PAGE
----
“The doctor on call tonight is a wonderful plastic surgeon. He’s part of the local community and guess what his specialty is? Hands!”

I was overwhelmed with gratitude.

“I can’t believe it,” my husband added. “I know him. We grew up together and went to the same shul as kids.”

Even more unbelievable because the shul is in Sao Paulo, Brazil.

I was settled on a stretcher still holding up my heavily bandaged finger while we waited for the doctor who was treating another patient.

My husband began pacing. “Is the pain terrible?” he asked.

“It’s ok.” I gave a thin smile.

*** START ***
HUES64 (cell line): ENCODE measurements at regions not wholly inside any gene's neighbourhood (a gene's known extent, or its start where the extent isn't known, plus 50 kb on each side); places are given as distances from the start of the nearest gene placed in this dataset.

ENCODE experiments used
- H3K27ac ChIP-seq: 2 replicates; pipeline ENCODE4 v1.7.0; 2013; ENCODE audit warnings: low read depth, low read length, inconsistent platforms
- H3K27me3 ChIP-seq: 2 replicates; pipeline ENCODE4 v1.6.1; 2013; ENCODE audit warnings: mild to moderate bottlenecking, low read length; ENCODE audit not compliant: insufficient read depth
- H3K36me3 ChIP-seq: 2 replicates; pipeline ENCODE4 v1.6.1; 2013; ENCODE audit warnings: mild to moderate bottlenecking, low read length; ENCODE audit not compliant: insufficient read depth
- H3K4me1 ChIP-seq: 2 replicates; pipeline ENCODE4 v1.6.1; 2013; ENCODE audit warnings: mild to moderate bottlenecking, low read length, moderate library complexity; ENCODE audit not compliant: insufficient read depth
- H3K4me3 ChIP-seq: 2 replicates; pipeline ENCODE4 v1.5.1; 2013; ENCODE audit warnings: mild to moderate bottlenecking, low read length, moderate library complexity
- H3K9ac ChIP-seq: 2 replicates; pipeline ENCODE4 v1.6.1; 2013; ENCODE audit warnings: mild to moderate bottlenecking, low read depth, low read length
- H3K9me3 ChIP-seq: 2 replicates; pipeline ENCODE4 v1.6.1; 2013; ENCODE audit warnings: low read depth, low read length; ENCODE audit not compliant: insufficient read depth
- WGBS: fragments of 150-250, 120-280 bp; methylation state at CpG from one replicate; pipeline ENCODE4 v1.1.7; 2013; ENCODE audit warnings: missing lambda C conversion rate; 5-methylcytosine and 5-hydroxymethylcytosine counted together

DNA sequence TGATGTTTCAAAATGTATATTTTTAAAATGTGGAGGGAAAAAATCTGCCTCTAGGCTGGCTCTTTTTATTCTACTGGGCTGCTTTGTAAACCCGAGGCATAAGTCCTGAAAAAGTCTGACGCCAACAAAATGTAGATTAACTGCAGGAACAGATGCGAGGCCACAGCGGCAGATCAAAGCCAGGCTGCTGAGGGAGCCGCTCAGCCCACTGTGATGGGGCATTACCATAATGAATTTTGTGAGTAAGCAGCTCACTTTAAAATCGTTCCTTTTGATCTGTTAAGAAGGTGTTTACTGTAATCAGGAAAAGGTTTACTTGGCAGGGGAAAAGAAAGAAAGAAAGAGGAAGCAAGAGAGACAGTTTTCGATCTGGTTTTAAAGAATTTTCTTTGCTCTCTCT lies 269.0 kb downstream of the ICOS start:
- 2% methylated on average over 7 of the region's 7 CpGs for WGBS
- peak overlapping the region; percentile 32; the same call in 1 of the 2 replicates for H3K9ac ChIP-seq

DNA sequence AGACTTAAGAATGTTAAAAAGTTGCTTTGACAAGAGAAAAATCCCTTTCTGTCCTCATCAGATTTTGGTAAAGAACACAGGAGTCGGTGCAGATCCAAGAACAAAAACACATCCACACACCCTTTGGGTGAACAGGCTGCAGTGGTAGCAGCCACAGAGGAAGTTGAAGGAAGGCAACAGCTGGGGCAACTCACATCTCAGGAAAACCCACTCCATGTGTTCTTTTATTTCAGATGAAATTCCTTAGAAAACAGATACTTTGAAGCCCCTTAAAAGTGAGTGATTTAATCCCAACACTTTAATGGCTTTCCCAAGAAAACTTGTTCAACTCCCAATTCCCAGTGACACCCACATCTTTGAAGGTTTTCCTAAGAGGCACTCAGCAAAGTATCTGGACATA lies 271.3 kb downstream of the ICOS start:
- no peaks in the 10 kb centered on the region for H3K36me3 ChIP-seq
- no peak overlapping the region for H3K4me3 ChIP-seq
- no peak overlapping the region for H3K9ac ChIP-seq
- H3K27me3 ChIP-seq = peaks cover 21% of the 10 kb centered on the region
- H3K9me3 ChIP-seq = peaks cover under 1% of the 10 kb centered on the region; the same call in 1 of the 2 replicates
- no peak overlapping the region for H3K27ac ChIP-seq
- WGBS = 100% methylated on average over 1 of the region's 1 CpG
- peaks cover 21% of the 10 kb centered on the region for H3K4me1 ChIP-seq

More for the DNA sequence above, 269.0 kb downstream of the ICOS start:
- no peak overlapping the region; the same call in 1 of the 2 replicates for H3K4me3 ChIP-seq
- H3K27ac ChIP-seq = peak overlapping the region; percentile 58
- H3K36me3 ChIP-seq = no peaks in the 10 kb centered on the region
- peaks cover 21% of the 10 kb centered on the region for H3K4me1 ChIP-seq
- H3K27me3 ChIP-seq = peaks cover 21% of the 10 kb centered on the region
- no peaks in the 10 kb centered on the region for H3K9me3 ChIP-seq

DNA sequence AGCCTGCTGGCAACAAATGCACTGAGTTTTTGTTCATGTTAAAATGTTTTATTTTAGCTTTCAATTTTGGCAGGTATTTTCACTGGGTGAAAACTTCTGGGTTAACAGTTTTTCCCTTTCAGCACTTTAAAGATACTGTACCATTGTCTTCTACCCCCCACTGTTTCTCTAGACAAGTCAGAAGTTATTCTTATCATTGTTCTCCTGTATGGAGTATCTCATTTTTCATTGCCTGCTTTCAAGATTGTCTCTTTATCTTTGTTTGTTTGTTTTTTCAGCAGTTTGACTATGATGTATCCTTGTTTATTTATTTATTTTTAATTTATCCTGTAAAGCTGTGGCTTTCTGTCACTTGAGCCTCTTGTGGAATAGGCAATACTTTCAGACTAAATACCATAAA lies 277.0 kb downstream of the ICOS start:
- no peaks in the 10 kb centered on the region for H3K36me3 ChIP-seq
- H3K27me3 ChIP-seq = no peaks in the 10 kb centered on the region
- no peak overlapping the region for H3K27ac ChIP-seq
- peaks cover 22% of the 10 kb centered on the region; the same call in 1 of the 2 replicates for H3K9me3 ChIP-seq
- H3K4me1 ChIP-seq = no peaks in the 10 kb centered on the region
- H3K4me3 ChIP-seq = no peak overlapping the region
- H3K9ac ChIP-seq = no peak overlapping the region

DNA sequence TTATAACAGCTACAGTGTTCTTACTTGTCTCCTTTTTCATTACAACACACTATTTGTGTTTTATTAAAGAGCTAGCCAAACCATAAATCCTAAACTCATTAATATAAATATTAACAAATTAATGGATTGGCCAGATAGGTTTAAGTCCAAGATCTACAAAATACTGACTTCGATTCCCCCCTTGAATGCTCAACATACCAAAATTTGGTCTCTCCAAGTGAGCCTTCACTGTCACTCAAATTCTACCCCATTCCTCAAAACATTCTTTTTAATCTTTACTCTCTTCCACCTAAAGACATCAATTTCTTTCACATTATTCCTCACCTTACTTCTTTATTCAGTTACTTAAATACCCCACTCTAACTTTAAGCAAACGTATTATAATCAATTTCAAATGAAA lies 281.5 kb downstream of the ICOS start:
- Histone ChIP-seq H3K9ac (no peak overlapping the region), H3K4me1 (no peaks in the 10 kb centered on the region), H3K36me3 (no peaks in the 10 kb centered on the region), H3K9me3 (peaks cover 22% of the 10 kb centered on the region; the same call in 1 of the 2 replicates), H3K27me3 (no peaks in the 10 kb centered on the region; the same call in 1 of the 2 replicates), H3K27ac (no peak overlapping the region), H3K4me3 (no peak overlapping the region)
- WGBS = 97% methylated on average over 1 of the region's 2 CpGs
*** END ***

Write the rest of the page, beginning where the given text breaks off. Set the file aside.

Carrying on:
So many thoughts were going through my head. Why didn’t I just unplug that machine? What was I thinking? Who knows what this will involve? And wow, does this ever hurt!

Then I remembered something my mother taught me years ago. When Joseph was sold by his brothers and taken down to Egypt, he was put into a caravan. Normally, there would be smelly tar taken as the caravan’s cargo but to spare Joseph the awful stench, God arranged that on this journey there would be fragrant spices instead. When Joseph would smell the spices he’d realize that he was not forgotten. This would be a personal sign to him. Even in the midst of his pain and suffering, he was receiving a comforting message from Above.

At this moment I truly got it.

In the midst of your pain, look for a sign and seek a token of something good. Try to smell the sweet spices and you’ll get through your challenge feeling loved despite the pain.